By: Rann Miller

The hiring process is always tough because while looking for the “perfect” teacher candidate, you’ll never find them. You just hope to find an individual who is a good fit for students and the school culture. Too often, when hiring teachers of color, the hiring team may get too pre-occupied with fit, content knowledge and qualifications of those candidates because quite frankly, they’re not white.

This is not to say that white people in the position to hire are inherently racist. But it is to say that people hire who they are familiar with and considering the demographics of teachers and administrators, one can argue that white educators are a bit too familiar when hiring teachers for their buildings.

Yet, that doesn’t have to be the norm.

School districts desiring to hire more teachers of color can employ a set of strategies to help with that effort. They may be a bit non-traditional, but the current state of education requires that district leaders use different tactics to get the desired results. DIVERSITY in Ed offers some tips when in the hiring process to apply when consider diverse candidates.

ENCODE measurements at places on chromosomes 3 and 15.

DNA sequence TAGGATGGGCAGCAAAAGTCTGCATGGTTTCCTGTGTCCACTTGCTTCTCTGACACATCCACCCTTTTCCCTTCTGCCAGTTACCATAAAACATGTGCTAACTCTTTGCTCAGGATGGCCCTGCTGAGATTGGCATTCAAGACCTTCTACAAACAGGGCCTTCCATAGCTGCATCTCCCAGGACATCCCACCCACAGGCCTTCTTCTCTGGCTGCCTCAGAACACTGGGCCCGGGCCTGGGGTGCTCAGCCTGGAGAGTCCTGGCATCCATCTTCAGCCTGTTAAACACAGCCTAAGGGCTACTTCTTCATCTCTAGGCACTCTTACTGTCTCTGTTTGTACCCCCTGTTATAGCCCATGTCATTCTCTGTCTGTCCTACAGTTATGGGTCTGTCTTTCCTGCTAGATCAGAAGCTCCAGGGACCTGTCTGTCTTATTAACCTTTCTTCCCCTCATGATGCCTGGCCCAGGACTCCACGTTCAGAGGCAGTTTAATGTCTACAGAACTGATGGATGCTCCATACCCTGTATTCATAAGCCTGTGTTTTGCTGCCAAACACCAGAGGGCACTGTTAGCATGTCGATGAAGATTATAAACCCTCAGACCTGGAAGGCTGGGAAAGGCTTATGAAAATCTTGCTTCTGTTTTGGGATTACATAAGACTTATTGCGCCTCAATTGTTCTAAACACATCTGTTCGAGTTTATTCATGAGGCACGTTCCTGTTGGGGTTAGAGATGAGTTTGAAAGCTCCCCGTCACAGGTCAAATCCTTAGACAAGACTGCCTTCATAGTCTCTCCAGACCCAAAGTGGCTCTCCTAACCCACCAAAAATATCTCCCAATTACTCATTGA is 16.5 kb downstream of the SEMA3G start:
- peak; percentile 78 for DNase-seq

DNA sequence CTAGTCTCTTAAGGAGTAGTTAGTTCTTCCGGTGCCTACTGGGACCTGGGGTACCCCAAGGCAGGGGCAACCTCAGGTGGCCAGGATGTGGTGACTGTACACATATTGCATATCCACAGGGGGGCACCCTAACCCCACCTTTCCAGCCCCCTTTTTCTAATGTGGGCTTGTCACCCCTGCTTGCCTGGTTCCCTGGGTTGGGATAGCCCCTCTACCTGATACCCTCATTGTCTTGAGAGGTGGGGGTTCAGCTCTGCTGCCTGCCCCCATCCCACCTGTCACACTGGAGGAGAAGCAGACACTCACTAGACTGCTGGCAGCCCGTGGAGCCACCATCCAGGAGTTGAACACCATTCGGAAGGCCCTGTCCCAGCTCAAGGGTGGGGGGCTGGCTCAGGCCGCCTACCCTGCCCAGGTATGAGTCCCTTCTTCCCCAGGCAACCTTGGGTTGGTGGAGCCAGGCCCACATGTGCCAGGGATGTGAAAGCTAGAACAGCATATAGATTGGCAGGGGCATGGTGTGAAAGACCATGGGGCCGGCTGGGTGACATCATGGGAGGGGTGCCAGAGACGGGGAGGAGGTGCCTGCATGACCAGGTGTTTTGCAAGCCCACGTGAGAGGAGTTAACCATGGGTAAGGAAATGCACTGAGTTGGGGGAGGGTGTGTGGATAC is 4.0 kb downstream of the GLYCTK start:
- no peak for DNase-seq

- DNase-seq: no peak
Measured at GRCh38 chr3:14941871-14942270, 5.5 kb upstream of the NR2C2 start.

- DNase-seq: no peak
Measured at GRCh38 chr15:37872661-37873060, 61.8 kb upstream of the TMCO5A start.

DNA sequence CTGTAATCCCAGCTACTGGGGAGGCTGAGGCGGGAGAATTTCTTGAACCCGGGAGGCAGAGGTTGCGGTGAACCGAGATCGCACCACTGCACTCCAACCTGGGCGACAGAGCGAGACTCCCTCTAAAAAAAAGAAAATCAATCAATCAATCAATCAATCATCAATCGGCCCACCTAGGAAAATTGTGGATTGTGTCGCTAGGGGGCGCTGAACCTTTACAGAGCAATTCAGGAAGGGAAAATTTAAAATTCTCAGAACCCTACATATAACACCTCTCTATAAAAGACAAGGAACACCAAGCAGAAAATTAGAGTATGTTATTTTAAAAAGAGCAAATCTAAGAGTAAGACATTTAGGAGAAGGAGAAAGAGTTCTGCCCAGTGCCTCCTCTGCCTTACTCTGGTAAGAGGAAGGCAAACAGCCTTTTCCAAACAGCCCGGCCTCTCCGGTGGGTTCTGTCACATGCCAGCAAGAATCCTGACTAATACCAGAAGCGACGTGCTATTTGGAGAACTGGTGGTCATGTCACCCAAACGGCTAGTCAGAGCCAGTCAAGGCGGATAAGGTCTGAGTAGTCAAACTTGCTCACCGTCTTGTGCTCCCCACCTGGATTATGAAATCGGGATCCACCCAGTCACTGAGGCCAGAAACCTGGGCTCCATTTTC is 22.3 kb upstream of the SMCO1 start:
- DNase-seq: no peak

1. Be willing to hire teachers of color who may not have all the qualifications checked. Due to teacher shortages all over the country, states have relaxed traditional prerequisites for entering the classroom. Many of these prerequisites e.g. praxis tests and licensure fees, were a barrier to candidates of color. Now is a great opportunity to hire candidates of color who need to be in your classroom, while supporting them as they obtain their certification.
  2. Understand that a core mission for teachers of color, when hiring, is supporting students of color. For example, a 2020 study of teachers of color motivations in New Jersey found that teachers of colors felt they had deep ties and connections with their communities and they were responsible to challenge the status quo and promote social justice through their teaching and instructions in classrooms. Teachers of color are passionate about transforming schools for students of color. That should be the goal of any district; hiring teachers of color with that mission in mind is a natural fit.
  3. When seeking recommendations in the hiring process, request recommendations from non-colleagues and non-superiors. Many teachers of color are active within their communities. To gauge where prospective teachers of align with the mission of empowering and supporting students, particularly students of color (as well as parents), connect with individuals/organizations supported by prospective candidates e.g. churches, social service agencies, and non-profit organization.